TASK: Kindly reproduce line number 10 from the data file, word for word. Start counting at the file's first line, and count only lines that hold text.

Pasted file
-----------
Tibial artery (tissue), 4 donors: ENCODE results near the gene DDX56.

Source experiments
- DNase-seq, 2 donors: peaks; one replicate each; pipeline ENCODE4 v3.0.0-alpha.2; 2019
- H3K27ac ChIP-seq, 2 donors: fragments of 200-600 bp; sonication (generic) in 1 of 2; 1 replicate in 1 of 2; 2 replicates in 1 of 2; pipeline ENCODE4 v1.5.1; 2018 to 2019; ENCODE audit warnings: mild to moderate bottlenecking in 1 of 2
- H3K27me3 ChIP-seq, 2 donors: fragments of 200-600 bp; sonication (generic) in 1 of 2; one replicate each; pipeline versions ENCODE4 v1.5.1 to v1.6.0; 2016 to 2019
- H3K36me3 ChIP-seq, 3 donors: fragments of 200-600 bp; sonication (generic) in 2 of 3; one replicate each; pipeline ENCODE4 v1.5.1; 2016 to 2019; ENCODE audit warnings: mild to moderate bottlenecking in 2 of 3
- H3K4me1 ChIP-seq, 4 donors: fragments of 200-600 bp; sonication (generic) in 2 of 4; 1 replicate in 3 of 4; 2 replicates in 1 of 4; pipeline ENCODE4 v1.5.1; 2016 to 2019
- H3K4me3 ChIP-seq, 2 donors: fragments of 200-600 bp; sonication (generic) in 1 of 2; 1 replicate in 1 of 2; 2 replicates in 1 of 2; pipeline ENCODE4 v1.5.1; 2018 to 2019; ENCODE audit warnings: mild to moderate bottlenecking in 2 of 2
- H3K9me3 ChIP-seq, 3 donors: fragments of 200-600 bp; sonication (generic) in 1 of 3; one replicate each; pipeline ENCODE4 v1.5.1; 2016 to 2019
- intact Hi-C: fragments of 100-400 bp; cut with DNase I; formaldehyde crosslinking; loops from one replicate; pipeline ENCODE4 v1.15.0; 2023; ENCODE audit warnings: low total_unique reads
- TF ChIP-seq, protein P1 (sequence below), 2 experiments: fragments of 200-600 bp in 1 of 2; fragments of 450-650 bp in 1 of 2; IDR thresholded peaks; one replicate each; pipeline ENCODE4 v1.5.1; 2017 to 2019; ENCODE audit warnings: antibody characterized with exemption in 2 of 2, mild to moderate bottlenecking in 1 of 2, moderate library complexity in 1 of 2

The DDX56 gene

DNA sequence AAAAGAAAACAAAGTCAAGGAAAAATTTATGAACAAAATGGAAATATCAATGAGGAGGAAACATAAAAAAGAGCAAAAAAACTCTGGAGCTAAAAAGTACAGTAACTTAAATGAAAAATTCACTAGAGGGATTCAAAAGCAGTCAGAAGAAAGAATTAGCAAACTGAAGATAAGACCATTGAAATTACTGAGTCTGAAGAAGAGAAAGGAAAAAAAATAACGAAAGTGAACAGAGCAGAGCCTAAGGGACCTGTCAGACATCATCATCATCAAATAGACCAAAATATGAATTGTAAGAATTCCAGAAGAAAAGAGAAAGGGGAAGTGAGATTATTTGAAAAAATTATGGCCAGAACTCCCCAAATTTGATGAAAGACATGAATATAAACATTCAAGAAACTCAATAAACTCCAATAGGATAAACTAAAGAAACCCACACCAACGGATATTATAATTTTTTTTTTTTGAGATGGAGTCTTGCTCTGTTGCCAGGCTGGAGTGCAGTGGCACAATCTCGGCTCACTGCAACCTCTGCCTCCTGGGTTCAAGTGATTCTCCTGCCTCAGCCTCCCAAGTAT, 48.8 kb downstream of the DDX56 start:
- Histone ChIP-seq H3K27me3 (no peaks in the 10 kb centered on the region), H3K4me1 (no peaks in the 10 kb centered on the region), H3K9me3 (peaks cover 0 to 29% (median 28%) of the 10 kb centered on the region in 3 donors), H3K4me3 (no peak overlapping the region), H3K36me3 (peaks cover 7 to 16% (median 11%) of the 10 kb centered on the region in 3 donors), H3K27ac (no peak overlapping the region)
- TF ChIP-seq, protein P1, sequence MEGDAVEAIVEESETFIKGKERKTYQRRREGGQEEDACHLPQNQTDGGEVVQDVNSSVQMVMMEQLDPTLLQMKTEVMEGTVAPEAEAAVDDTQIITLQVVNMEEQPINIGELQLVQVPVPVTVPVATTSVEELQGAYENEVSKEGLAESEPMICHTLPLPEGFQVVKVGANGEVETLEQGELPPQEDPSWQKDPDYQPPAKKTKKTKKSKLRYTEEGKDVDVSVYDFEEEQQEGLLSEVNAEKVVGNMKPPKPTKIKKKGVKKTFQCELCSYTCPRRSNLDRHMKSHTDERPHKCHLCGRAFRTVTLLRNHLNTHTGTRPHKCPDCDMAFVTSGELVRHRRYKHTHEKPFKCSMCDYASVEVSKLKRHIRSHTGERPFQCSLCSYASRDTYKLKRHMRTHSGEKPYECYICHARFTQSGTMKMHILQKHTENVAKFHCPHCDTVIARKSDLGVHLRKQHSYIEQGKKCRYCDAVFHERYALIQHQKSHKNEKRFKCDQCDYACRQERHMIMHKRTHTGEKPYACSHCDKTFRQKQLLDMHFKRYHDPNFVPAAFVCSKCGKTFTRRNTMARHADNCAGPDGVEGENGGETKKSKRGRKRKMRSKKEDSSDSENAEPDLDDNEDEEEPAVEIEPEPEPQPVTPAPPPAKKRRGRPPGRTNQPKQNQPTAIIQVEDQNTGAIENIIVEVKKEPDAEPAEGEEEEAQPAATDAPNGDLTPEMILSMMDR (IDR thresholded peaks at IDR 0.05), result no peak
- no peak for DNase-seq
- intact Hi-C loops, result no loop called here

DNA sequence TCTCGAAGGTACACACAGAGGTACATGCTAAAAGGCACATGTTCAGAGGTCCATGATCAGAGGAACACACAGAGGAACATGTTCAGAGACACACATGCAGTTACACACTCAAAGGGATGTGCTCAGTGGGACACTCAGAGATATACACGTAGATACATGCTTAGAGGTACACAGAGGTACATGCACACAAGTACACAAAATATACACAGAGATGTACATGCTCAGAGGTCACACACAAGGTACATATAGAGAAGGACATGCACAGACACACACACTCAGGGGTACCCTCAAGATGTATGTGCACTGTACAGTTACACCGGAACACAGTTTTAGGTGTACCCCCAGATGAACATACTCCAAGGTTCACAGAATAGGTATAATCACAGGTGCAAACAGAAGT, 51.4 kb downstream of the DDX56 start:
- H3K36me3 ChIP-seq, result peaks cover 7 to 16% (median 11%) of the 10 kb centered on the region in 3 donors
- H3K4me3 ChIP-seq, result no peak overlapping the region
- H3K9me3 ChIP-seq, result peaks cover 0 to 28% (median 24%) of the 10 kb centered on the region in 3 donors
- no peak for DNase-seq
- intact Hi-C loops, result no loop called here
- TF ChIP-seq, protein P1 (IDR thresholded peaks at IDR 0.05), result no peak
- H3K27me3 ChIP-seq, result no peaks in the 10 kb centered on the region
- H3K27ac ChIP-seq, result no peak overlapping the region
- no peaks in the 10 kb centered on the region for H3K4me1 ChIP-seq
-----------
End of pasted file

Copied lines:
- intact Hi-C: fragments of 100-400 bp; cut with DNase I; formaldehyde crosslinking; loops from one replicate; pipeline ENCODE4 v1.15.0; 2023; ENCODE audit warnings: low total_unique reads